This past week, the U.S. Secretary of Health and Human Services, Kathleen Sebelius, testified once more before Congress about the implementation of the Affordable Care Act. Because of the rocky rollout of that law, some in Congress and in the media have said Sebelius should lose her job. Sebelius is not the first member of President Obama's cabinet member to hear that demand In fact, several members of the cabinet have heard calls for their resignation. But according to presidential historian Michael Beschloss, presidents very rarely go so far as to fire a cabinet member. Host Arun Rath speaks with with Beschloss about this historical precedent.
This week, the Food and Drug Administration proposed a voluntary program to help reduce the use of antibiotics in animals raised for their meat. As the use of these drugs has increased, so has the incidence of drug-resistant bacteria. So the FDA is concerned about the public health impact of the use of these antibiotics. Arun Rath speaks with Maryn McKenna about the plan, and how it might work. McKenna writes for Wired Magazine and is the author of Superbug: The Fatal Menace of MRSA.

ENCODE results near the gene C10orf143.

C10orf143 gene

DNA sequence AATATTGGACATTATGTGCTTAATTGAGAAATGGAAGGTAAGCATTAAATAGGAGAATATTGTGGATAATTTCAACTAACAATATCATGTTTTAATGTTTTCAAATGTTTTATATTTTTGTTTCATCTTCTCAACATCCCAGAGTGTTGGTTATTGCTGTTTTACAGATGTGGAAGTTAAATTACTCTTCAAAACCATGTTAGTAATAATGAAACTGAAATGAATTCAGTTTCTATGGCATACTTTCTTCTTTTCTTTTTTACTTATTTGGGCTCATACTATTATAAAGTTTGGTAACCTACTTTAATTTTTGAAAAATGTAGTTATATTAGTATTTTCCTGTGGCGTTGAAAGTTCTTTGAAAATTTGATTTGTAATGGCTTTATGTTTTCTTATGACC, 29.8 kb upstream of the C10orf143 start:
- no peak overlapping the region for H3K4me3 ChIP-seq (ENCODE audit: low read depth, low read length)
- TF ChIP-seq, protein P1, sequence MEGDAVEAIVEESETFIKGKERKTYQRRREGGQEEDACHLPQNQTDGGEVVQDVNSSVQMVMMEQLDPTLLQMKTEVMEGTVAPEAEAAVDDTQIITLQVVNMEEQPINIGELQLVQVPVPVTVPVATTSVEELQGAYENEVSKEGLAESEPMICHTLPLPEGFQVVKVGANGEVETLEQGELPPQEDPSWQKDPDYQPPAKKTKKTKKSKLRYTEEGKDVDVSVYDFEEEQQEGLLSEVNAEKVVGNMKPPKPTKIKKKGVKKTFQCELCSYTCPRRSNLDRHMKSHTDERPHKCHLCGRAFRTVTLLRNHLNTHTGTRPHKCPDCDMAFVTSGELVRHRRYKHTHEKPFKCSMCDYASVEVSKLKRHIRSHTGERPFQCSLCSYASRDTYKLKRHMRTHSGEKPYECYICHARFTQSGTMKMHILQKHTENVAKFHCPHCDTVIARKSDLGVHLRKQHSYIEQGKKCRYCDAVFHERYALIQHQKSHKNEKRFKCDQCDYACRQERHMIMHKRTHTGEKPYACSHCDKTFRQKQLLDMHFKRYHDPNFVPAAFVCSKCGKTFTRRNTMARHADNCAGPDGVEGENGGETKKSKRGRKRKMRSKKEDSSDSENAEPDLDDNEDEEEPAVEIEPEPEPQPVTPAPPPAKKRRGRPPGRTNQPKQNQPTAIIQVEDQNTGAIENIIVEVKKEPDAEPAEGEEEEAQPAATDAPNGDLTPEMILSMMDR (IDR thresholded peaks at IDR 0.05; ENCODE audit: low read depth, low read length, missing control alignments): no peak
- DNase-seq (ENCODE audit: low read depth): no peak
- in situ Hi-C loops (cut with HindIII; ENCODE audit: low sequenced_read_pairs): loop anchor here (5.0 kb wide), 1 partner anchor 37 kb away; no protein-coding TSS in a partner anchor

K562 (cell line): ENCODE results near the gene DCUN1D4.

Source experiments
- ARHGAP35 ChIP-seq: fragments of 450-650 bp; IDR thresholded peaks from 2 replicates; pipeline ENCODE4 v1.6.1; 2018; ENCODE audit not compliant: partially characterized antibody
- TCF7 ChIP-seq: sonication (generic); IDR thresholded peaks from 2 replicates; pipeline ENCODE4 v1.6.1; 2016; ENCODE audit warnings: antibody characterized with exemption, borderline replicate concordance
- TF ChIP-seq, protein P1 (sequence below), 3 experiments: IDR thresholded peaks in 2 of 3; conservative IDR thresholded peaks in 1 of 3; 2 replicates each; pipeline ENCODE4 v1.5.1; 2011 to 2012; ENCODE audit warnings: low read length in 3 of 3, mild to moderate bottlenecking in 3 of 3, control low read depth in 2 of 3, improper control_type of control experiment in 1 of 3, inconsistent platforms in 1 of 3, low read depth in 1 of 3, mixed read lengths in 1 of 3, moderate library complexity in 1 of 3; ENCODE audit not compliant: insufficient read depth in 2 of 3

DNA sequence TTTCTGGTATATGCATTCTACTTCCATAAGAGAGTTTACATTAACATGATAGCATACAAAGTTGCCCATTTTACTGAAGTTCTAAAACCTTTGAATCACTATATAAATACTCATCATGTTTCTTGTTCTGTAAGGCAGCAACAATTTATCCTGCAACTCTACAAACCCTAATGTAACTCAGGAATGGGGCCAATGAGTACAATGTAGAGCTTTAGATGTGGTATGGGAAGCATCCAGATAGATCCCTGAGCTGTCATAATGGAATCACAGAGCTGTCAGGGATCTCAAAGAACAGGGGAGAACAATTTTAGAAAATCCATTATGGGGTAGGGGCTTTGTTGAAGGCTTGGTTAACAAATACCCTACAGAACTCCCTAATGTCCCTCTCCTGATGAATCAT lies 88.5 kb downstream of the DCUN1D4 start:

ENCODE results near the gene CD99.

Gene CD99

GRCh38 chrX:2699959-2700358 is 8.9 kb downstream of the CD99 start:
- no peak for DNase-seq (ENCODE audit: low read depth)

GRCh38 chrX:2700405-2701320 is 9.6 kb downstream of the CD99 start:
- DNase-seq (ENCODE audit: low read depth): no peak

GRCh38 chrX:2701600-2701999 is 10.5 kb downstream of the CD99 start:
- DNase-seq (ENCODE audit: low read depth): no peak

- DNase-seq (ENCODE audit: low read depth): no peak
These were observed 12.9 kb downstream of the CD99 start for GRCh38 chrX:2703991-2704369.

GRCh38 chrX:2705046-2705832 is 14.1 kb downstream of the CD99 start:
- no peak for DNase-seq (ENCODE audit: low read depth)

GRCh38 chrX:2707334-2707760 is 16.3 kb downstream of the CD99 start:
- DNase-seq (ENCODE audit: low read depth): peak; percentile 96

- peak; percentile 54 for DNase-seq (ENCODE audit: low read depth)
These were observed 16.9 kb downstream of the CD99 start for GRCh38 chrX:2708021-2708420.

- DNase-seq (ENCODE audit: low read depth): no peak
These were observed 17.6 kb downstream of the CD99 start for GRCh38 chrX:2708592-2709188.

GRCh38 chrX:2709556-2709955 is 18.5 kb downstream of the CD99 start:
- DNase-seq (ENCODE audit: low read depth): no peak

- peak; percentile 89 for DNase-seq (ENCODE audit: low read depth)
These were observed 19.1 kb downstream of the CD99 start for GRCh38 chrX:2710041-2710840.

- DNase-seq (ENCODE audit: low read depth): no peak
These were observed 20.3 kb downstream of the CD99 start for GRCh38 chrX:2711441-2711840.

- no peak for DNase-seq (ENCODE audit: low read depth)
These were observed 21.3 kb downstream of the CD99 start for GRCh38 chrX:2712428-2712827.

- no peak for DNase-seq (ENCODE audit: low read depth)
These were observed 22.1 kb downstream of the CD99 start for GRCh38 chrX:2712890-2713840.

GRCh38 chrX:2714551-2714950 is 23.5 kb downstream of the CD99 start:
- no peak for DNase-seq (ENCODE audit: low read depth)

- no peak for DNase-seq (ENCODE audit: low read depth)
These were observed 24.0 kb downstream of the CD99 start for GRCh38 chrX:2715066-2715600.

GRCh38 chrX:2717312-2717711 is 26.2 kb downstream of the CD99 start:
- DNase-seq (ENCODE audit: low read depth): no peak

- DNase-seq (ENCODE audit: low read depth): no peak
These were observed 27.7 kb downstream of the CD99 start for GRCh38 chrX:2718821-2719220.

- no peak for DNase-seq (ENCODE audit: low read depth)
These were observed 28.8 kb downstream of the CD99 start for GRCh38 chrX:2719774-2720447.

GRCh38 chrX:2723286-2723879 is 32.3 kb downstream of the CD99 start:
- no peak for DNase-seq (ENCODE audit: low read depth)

The Justice Department is trying to compel New York Times journalist James Risen to testify in the case of a former CIA official who may or may not have leaked classified information to him. The case calls into question the limits of the First Amendment's guarantee of freedom of the press.
On wooden skis, the Tuvan people of Central Asia have been traversing the snow for at least 4,000 years. Travel writer Mark Jenkins went to the region for National Geographic, where he joined a group of lasso-wielding men on skis tracking elk.
Peter O'Toole, the Hollywood legend who was made famous in his title role in Lawrence of Arabia, died on Saturday in a London hospital. The 81-year old Irishman was nominated for eight Oscars in his distinguished career, and was known as a bit of a hellraiser.
Writer Paul Auster explores his own intellectual and moral maturation in his new book Report from the Interior. It's his fifth book about his own life, but Auster says it's not himself he's interested in.
Nigerian funk musician William Onyeabor has been a mystery for years. Since recording in the 1970s and '80s, he has completely dropped off the music map. When Luaka Bop Records wanted to assemble some of his work, the road to securing a signed contract took on its own twists.